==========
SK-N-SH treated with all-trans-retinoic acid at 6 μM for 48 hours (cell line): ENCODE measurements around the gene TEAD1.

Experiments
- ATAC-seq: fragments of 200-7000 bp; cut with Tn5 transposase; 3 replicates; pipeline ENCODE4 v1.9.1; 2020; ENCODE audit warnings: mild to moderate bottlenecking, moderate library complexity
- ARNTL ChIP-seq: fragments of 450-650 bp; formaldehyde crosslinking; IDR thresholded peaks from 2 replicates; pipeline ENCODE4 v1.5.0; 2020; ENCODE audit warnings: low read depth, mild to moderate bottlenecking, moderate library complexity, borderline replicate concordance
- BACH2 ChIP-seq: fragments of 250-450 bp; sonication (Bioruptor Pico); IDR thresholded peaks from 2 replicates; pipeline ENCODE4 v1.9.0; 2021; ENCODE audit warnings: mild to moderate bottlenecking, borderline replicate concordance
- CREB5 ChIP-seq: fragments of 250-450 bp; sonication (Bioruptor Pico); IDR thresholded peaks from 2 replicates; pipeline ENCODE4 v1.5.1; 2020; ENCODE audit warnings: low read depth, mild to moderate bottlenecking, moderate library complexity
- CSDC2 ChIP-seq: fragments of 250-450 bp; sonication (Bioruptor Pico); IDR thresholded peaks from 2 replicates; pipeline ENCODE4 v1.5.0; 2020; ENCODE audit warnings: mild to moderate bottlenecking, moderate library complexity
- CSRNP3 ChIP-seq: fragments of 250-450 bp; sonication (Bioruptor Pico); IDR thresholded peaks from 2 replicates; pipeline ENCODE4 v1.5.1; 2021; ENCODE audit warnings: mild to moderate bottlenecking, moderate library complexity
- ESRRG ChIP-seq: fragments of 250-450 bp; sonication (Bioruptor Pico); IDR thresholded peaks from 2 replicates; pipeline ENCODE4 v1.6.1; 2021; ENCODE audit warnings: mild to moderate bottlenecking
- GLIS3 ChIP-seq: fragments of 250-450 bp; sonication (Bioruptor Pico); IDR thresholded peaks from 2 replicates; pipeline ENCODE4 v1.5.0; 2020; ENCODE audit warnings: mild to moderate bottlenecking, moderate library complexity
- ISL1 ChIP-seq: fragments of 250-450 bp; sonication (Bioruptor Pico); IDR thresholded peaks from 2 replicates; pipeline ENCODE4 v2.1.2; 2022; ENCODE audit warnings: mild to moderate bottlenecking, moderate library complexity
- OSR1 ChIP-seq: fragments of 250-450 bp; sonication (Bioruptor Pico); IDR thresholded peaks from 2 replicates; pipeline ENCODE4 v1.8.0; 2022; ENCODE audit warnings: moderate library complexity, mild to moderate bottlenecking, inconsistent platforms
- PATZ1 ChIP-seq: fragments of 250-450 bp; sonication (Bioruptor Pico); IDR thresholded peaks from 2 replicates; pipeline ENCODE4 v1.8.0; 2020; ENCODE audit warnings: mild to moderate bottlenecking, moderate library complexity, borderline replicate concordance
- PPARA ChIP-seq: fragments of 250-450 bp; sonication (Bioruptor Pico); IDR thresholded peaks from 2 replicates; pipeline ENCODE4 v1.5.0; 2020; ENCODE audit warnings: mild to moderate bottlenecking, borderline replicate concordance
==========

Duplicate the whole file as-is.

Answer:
SK-N-SH treated with all-trans-retinoic acid at 6 μM for 48 hours (cell line): ENCODE measurements around the gene TEAD1.

Experiments
- ATAC-seq: fragments of 200-7000 bp; cut with Tn5 transposase; 3 replicates; pipeline ENCODE4 v1.9.1; 2020; ENCODE audit warnings: mild to moderate bottlenecking, moderate library complexity
- ARNTL ChIP-seq: fragments of 450-650 bp; formaldehyde crosslinking; IDR thresholded peaks from 2 replicates; pipeline ENCODE4 v1.5.0; 2020; ENCODE audit warnings: low read depth, mild to moderate bottlenecking, moderate library complexity, borderline replicate concordance
- BACH2 ChIP-seq: fragments of 250-450 bp; sonication (Bioruptor Pico); IDR thresholded peaks from 2 replicates; pipeline ENCODE4 v1.9.0; 2021; ENCODE audit warnings: mild to moderate bottlenecking, borderline replicate concordance
- CREB5 ChIP-seq: fragments of 250-450 bp; sonication (Bioruptor Pico); IDR thresholded peaks from 2 replicates; pipeline ENCODE4 v1.5.1; 2020; ENCODE audit warnings: low read depth, mild to moderate bottlenecking, moderate library complexity
- CSDC2 ChIP-seq: fragments of 250-450 bp; sonication (Bioruptor Pico); IDR thresholded peaks from 2 replicates; pipeline ENCODE4 v1.5.0; 2020; ENCODE audit warnings: mild to moderate bottlenecking, moderate library complexity
- CSRNP3 ChIP-seq: fragments of 250-450 bp; sonication (Bioruptor Pico); IDR thresholded peaks from 2 replicates; pipeline ENCODE4 v1.5.1; 2021; ENCODE audit warnings: mild to moderate bottlenecking, moderate library complexity
- ESRRG ChIP-seq: fragments of 250-450 bp; sonication (Bioruptor Pico); IDR thresholded peaks from 2 replicates; pipeline ENCODE4 v1.6.1; 2021; ENCODE audit warnings: mild to moderate bottlenecking
- GLIS3 ChIP-seq: fragments of 250-450 bp; sonication (Bioruptor Pico); IDR thresholded peaks from 2 replicates; pipeline ENCODE4 v1.5.0; 2020; ENCODE audit warnings: mild to moderate bottlenecking, moderate library complexity
- ISL1 ChIP-seq: fragments of 250-450 bp; sonication (Bioruptor Pico); IDR thresholded peaks from 2 replicates; pipeline ENCODE4 v2.1.2; 2022; ENCODE audit warnings: mild to moderate bottlenecking, moderate library complexity
- OSR1 ChIP-seq: fragments of 250-450 bp; sonication (Bioruptor Pico); IDR thresholded peaks from 2 replicates; pipeline ENCODE4 v1.8.0; 2022; ENCODE audit warnings: moderate library complexity, mild to moderate bottlenecking, inconsistent platforms
- PATZ1 ChIP-seq: fragments of 250-450 bp; sonication (Bioruptor Pico); IDR thresholded peaks from 2 replicates; pipeline ENCODE4 v1.8.0; 2020; ENCODE audit warnings: mild to moderate bottlenecking, moderate library complexity, borderline replicate concordance
- PPARA ChIP-seq: fragments of 250-450 bp; sonication (Bioruptor Pico); IDR thresholded peaks from 2 replicates; pipeline ENCODE4 v1.5.0; 2020; ENCODE audit warnings: mild to moderate bottlenecking, borderline replicate concordance